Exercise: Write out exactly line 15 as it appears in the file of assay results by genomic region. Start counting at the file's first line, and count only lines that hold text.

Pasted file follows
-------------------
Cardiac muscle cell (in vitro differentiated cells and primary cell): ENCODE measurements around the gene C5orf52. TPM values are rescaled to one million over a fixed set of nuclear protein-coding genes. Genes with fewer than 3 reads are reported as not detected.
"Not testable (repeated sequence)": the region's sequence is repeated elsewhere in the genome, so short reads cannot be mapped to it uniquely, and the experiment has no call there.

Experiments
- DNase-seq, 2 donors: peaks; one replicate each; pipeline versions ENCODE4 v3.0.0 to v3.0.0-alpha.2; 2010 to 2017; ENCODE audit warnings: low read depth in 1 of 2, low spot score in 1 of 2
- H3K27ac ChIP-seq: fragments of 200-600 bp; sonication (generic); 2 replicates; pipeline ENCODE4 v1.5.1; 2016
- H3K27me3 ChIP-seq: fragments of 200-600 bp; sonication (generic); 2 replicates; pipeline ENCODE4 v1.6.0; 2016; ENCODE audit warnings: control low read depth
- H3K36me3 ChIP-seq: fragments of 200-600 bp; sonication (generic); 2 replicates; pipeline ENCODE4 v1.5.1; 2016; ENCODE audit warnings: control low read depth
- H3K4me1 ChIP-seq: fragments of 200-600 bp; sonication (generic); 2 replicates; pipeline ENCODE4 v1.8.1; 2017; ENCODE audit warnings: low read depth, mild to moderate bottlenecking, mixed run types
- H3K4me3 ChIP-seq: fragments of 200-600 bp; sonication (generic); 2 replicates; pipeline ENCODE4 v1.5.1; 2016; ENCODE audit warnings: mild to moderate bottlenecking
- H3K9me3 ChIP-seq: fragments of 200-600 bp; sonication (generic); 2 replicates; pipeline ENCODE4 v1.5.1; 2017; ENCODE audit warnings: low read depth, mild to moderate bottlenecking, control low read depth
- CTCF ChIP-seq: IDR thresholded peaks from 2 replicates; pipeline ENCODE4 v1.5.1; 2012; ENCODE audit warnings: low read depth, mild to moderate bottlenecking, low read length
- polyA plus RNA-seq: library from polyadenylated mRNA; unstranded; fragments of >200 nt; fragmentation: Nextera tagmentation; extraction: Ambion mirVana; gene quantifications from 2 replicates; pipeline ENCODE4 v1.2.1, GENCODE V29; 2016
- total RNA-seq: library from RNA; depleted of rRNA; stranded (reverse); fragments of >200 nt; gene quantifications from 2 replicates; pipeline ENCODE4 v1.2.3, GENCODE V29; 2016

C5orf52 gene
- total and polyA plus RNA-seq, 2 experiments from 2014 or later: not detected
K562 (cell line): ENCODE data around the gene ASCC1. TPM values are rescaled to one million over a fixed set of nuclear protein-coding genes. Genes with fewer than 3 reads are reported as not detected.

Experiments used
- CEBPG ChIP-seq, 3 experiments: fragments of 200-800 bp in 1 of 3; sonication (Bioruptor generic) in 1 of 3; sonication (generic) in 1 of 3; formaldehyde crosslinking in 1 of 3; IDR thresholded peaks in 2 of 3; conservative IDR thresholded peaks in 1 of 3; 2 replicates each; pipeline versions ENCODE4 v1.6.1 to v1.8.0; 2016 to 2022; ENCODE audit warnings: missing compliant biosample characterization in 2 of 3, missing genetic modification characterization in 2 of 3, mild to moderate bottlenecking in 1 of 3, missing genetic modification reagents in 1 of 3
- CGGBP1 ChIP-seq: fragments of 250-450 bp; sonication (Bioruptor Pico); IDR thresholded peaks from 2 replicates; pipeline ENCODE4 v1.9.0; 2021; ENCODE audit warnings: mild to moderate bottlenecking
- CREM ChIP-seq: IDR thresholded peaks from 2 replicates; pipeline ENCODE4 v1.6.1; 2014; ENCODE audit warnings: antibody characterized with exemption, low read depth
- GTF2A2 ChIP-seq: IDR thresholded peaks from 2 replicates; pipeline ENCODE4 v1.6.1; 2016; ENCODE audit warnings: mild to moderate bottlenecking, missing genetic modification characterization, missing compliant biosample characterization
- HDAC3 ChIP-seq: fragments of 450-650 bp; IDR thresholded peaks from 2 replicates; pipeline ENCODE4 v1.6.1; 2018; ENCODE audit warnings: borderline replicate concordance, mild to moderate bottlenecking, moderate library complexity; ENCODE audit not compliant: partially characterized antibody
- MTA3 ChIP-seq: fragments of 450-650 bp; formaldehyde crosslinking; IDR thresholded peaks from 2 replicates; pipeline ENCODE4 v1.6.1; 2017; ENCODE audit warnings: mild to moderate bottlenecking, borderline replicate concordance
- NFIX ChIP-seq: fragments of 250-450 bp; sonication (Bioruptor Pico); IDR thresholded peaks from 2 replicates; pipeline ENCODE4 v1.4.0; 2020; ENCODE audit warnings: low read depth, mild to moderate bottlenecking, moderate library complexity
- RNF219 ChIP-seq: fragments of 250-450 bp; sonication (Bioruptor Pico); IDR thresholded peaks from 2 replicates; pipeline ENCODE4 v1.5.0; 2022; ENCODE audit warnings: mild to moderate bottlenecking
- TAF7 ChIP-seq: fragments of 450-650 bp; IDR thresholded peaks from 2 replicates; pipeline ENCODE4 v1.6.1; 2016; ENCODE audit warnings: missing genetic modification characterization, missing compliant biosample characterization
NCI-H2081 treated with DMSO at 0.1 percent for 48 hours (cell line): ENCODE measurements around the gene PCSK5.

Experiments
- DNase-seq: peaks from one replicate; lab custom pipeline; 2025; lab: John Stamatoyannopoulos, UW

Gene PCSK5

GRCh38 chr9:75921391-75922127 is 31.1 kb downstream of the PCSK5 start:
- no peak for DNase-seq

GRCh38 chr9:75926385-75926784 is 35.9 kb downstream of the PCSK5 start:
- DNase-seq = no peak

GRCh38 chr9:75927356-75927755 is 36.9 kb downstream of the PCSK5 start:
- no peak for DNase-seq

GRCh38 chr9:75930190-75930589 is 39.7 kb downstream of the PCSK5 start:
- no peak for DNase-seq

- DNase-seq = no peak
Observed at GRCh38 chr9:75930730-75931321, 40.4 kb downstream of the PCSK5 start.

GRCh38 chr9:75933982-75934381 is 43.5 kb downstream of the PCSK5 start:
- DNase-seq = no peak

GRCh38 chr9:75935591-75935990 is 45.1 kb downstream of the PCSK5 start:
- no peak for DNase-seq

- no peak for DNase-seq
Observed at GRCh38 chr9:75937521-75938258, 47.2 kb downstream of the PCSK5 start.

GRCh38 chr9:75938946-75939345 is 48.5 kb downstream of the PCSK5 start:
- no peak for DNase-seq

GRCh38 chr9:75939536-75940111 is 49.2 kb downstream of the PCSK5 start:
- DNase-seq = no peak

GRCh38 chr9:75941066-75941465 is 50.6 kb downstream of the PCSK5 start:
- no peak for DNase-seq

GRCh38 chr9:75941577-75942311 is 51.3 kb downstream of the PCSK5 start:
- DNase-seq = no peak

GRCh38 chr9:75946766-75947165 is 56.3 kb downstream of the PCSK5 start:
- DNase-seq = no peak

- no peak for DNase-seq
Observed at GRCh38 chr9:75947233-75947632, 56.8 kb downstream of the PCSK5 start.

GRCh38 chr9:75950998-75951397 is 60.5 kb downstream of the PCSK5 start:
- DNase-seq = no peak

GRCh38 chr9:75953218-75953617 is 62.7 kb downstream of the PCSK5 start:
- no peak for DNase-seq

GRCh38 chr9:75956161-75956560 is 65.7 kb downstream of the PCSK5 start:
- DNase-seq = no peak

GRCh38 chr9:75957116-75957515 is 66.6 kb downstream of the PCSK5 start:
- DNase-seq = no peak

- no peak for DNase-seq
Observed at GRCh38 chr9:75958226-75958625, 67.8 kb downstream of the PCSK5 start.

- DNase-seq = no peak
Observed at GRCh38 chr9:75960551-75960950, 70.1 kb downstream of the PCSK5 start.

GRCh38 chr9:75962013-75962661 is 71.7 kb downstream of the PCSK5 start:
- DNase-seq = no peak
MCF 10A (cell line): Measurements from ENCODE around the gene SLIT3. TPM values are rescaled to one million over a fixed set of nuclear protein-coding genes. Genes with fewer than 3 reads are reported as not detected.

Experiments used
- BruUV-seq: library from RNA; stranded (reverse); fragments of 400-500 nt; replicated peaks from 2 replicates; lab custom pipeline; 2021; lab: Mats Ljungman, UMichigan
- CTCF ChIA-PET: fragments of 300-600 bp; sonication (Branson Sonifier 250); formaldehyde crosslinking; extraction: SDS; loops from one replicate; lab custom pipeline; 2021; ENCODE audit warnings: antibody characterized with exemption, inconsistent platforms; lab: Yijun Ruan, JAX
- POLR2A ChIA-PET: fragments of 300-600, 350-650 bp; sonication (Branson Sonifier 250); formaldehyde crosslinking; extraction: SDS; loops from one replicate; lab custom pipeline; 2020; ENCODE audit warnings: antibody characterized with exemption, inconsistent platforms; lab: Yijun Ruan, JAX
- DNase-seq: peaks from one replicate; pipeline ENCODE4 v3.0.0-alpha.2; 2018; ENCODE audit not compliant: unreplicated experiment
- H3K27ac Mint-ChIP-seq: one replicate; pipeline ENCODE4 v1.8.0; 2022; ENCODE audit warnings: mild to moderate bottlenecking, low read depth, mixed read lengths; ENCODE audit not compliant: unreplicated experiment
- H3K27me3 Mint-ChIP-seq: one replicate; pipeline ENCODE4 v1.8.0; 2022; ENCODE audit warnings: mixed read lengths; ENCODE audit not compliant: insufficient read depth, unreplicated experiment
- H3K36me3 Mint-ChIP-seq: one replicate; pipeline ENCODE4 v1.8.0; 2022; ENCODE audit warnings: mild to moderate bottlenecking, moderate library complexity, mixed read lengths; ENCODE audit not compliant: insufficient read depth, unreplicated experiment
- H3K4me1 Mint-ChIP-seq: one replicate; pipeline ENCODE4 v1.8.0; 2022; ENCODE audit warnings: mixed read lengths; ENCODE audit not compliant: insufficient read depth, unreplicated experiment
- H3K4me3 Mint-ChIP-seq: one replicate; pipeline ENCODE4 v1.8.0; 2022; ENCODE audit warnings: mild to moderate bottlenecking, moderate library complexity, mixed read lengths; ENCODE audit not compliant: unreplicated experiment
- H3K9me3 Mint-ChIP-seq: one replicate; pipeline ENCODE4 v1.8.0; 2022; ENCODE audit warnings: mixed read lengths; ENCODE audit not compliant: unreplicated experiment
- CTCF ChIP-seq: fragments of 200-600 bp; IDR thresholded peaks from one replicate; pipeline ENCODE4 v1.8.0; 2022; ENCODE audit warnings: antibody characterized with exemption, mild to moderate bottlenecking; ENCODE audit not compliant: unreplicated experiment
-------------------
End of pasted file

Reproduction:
- total and polyA plus RNA-seq, 2 experiments from 2014 or later: not detected